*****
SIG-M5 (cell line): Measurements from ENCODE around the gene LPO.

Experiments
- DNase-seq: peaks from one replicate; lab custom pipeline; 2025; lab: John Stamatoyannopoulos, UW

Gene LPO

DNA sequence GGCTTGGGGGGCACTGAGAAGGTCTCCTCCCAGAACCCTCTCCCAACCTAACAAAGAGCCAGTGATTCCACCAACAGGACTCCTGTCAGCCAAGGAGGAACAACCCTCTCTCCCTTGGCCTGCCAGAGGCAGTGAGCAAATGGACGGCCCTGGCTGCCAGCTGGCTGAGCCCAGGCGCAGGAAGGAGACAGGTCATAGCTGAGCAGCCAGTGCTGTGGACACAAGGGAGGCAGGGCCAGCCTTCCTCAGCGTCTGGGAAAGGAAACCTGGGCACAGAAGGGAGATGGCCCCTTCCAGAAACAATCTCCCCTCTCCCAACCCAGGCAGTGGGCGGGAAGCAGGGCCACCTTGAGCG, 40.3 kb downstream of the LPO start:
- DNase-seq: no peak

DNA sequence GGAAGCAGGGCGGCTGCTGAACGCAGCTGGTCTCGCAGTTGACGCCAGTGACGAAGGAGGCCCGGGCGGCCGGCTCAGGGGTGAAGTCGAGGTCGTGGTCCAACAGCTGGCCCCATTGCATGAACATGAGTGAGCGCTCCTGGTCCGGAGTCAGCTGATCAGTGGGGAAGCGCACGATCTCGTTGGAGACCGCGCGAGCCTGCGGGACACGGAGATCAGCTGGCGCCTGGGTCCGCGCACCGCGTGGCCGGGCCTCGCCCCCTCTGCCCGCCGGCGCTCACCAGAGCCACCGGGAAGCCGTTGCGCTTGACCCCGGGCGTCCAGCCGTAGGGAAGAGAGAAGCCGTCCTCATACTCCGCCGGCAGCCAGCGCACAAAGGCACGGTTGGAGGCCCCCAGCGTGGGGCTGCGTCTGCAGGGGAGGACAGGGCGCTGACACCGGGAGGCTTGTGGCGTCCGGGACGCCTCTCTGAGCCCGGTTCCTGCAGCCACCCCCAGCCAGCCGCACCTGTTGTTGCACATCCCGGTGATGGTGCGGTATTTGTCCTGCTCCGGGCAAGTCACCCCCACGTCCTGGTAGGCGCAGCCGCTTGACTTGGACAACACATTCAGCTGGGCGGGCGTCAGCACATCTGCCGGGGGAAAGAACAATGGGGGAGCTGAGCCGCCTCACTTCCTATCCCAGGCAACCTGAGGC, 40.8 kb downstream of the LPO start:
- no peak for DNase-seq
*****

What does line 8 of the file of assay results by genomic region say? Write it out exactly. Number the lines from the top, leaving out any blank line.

- no peak for DNase-seq